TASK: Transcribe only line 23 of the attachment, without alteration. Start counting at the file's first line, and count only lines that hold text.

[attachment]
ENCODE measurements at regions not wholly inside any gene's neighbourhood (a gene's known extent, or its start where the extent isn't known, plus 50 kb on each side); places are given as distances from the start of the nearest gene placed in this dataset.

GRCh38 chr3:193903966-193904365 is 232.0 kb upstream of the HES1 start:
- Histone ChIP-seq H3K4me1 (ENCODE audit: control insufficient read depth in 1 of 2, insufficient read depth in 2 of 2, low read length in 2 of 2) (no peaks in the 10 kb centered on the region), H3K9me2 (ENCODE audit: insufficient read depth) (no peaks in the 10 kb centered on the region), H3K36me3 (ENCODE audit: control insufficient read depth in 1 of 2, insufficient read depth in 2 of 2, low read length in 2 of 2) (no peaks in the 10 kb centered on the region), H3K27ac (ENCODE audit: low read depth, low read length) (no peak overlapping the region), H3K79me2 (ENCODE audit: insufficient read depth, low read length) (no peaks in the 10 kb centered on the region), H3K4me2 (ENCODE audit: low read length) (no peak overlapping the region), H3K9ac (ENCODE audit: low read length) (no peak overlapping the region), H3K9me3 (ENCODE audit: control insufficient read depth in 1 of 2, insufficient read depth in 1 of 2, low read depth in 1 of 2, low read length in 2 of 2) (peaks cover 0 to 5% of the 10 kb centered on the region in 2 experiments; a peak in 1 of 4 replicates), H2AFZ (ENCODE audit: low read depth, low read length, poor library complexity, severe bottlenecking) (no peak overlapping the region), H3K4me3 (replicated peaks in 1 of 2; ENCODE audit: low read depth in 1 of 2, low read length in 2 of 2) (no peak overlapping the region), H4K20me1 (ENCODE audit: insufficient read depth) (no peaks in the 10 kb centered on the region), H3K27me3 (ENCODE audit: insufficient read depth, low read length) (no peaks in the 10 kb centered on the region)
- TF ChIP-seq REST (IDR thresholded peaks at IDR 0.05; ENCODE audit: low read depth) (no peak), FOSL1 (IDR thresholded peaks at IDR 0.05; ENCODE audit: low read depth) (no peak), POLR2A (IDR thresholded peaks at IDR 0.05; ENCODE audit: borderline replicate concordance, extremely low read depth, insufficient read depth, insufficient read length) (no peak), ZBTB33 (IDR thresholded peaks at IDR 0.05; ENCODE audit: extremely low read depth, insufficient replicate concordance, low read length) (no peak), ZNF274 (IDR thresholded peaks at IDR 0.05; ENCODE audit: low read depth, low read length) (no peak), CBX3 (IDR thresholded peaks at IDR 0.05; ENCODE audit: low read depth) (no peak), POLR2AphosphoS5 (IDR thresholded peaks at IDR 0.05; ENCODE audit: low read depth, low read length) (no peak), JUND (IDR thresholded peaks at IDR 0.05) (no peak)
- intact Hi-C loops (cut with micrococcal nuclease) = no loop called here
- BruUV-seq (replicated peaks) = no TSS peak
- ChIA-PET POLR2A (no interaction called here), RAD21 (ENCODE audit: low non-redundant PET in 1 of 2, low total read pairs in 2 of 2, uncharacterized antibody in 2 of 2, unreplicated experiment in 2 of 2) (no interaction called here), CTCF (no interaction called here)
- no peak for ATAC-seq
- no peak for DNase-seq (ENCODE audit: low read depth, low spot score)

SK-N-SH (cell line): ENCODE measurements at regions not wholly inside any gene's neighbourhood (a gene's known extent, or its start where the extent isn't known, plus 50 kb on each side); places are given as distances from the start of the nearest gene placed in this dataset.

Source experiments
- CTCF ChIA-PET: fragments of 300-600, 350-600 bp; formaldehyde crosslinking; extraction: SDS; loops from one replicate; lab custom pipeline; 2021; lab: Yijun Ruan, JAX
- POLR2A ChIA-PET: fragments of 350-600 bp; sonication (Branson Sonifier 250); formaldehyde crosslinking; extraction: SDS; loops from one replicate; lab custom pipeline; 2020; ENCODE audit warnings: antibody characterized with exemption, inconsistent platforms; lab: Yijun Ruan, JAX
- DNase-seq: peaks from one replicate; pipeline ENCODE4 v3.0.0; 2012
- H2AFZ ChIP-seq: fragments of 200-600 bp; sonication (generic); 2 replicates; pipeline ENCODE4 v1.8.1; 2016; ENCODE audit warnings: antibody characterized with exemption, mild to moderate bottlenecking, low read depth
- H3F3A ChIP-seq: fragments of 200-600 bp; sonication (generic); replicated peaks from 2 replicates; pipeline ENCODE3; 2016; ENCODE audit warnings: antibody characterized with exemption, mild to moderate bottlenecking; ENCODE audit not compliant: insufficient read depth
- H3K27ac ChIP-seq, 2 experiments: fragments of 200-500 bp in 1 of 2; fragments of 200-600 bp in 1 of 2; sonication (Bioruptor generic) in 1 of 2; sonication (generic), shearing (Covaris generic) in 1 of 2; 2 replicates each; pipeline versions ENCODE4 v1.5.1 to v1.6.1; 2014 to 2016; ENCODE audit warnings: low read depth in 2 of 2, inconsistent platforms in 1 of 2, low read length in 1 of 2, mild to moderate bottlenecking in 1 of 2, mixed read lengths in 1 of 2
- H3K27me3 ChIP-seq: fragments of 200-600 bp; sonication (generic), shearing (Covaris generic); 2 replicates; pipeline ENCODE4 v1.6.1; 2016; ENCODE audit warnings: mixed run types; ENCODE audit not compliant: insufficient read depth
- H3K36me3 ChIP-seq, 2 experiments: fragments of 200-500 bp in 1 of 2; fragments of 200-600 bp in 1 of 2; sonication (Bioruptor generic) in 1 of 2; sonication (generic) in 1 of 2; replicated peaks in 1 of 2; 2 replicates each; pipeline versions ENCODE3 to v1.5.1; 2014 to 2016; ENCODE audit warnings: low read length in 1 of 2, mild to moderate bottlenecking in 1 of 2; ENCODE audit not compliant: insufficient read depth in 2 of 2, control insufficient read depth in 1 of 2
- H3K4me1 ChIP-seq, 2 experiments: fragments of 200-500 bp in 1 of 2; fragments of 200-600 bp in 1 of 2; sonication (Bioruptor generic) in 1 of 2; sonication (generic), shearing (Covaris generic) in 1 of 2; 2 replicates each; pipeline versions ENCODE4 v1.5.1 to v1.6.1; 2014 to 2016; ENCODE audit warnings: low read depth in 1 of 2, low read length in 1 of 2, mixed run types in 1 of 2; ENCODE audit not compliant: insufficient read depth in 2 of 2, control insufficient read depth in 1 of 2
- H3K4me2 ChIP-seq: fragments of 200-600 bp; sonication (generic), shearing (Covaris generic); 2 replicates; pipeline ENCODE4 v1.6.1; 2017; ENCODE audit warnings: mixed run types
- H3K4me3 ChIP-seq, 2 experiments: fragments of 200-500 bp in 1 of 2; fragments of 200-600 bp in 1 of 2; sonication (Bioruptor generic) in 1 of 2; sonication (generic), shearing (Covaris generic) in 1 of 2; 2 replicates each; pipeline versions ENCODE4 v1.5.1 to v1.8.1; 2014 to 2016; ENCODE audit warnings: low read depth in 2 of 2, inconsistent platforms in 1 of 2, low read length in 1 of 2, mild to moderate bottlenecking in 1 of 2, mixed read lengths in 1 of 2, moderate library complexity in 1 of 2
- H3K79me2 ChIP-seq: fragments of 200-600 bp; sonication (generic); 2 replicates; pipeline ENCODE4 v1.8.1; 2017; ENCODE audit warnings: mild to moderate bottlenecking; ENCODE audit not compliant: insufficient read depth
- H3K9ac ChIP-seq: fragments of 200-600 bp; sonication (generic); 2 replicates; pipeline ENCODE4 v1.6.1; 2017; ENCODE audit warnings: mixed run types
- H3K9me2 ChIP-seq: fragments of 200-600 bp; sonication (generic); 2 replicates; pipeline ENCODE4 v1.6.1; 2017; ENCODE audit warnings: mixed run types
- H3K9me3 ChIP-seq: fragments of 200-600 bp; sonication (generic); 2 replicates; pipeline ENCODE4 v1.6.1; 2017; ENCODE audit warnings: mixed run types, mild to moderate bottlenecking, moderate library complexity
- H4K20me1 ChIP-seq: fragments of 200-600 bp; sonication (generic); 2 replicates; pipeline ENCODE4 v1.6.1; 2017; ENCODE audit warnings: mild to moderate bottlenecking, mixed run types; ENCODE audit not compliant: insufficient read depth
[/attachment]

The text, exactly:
- H3K79me2 ChIP-seq: fragments of 200-600 bp; sonication (generic); 2 replicates; pipeline ENCODE4 v1.8.1; 2017; ENCODE audit warnings: mild to moderate bottlenecking; ENCODE audit not compliant: insufficient read depth